My wife and I were received into the Orthodox Church where we were married shortly afterwards. We spent seven years in the Orthodox Church and baptized our children there. I even repeated seminary studies. I won’t get into the gory details, but I was a square peg trying to fit into a very small round hole. My theology was obviously at odds with that of some of the more narrow-minded clergy and hierarchy, though I think you’d be hard pressed to find a great theological mind in the Orthodox Church who didn’t have a very eclectic background and tastes, e.g. Metropolitan Kallistos Ware or Rev. Deacon Andrei Kureav. Ultimately though it was the ethnic xenophobia that many Orthodox have towards “converts” that led to my recent decision to join the Episcopal Church.

I have long had a desire to reconcile science / reason with theology / faith. With varying degrees of success I have managed to do so and keep my faith though sometimes I’ve come to the brink of losing it.

Recently, my studies have been in reconciling the sound theory of Evolution with the Biblical accounts of creation, which as far as the symbolism involved in the Scriptures hasn’t really been much trouble at all. It seems to me that anyone who takes a six-day-creation viewpoint simply doesn’t understand mythology and hasn’t done enough non-biblical reading to grasp the heart of the story.

My most recent concerns present more of a challenge as I begin to look at the idea of Original Sin, which is key to the entire concept of a Christian soteriology or “Theory of Salvation”. If man was not created in the beginning as one pair, man and woman, Adam and Eve, then who sinned that humankind needs salvation? If we believe that man evolved over tens of thousands of years, maybe more, from a lower and less advanced animal, how on earth can we believe that one of those first sentient beings was culpable enough for his own actions to be responsible for “damning” all his progeny? If I manage to pull through this one with my faith I’ll let you know.

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Adjustable Wrench Dilemma

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On my way to work in the mornings, I pass the hibernation grounds of the Saltsjöbaden Boat Club. Boat owners are currently busy getting their craft out of the water and onto scaffolding on dry land, as the Baltic winter ice is not friendly to boats.

The other day I found an adjustable spanner on the bike track right by the boats. It was sitting beside a newly landed boat, one of many whose cover scaffolding was in place but whose tarp wasn’t on yet. This threw me into a brief ethical dilemma. What should I do with the wrench?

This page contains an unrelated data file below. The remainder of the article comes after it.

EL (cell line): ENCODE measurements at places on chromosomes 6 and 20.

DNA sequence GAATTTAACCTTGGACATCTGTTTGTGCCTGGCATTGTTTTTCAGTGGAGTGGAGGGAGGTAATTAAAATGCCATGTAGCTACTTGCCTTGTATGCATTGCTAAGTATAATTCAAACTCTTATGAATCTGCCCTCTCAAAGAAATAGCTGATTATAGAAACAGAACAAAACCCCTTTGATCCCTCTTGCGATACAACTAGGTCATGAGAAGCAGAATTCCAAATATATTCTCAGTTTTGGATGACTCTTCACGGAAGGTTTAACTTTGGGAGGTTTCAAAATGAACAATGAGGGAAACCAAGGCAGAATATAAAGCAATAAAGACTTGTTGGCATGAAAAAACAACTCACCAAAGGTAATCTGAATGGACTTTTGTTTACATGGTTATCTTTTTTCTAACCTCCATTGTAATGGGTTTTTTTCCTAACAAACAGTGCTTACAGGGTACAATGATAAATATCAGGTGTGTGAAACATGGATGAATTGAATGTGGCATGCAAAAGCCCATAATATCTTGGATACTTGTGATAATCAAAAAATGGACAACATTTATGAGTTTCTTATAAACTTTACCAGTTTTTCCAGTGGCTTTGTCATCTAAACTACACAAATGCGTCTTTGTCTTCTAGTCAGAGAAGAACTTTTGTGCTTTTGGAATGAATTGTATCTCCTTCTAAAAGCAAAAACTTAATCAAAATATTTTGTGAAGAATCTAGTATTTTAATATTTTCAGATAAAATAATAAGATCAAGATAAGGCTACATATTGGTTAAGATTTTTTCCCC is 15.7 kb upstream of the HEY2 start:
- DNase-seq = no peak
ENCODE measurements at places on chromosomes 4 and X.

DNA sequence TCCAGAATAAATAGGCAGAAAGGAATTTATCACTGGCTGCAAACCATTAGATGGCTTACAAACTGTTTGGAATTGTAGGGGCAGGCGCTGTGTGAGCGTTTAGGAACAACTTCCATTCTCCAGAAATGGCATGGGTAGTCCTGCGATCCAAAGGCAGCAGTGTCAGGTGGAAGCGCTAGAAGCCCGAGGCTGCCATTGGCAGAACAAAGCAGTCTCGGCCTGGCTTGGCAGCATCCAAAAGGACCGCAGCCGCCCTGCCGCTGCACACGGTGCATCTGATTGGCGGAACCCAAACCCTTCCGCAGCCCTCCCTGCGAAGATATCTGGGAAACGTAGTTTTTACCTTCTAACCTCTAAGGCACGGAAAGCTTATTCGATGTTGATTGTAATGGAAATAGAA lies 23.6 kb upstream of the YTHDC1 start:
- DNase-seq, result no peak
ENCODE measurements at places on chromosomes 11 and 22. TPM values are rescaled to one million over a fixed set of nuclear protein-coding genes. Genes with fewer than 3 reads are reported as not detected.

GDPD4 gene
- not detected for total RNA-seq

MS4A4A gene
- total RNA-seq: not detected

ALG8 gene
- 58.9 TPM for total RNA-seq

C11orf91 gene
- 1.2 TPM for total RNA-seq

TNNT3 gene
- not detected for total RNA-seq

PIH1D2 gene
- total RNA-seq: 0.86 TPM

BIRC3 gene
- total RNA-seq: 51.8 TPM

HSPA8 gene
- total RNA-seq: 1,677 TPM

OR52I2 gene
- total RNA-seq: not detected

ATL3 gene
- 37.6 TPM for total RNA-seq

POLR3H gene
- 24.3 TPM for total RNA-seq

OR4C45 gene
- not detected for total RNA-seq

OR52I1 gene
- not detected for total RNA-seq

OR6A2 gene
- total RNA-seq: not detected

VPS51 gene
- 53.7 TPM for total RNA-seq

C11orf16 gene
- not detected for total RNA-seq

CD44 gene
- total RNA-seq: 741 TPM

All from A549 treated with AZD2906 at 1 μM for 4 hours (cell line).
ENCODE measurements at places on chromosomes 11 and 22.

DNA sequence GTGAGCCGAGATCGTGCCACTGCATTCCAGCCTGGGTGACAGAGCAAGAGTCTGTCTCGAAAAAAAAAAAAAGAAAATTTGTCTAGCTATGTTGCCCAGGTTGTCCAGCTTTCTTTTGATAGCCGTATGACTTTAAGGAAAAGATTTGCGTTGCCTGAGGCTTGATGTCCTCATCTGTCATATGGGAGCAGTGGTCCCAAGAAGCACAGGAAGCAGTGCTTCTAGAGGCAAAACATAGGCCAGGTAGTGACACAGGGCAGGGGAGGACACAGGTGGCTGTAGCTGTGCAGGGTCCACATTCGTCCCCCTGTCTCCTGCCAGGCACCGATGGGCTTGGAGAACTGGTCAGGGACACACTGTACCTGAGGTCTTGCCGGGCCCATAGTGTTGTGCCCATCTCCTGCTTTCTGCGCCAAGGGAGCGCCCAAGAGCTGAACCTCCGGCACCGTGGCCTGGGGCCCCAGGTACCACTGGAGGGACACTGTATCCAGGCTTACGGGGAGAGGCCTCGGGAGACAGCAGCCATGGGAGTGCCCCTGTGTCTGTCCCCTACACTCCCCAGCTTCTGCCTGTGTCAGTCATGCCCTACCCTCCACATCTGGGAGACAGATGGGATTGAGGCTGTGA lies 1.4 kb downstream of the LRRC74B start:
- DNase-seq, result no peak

I already own an adjustable wrench. Another one would be somewhat useful to me. But the person who lost the wrench would certainly be unhappy about losing theirs. Now, there were no identifying marks on the wrench, and I didn’t know whose it was. Simply keeping it would, I felt, be justifiable. So would leaving it on the ground. But finally I tossed it into the nearest boat. Regardless of whether I thereby returned the wrench to its owner or gave it as a surprise gift to somebody else, I made that person happy. And the name of the boat was Hilda Trast, “Hilda Thrush”, which I felt deserved a reward.

Satisfied with my decision I continued on my way.

Slave to Love

A much-publicised trial in Falun, Sweden is giving me a funny feeling. The man on the stand has confessed to the murder of a woman and a small girl, and is also charged with the violent rape of both and of a second woman. The case makes me feel queasy in more ways than one.

Anybody half sane will of course feel incomprehending revulsion when faced with the fact of men with the drive to beat, rape and murder. But there’s something more to it for me. And I think I know what it is. This insane sadistic sex murderer was just following his strongest urges. And so have I done for all my adult life.

I’ll make no bones about it: since my lower teens, I have had a strong irrational urge to have hot, tender, consensual sex with women, preferably several times a week. This has been an important factor in the style of both of my marriages, and the ladies in question will be able to testify that I am indeed quite possessed by that urge. [Comments indicate that I should clarify that what I am confessing to here is randiness, not promiscuity.] In the interval between my marriages, I did little but pursue the fulfilment of my inclinations, and they led me to perform remarkably silly stunts for someone who calls himself a rationalist.

As luck has it, my urges are socially acceptable. Indeed, a number of people even seem to have found them charming. But the thing is, I didn’t choose my orientation. I just did whatever felt right. And so, when I read about the crimes of this unfeeling, twisted child-killer, I feel sick to the stomach. Because the main reason that I’m not committing rape and murder is that I have no inclination to do so. I don’t know if I would have been able to abstain if I had been built the same way as him.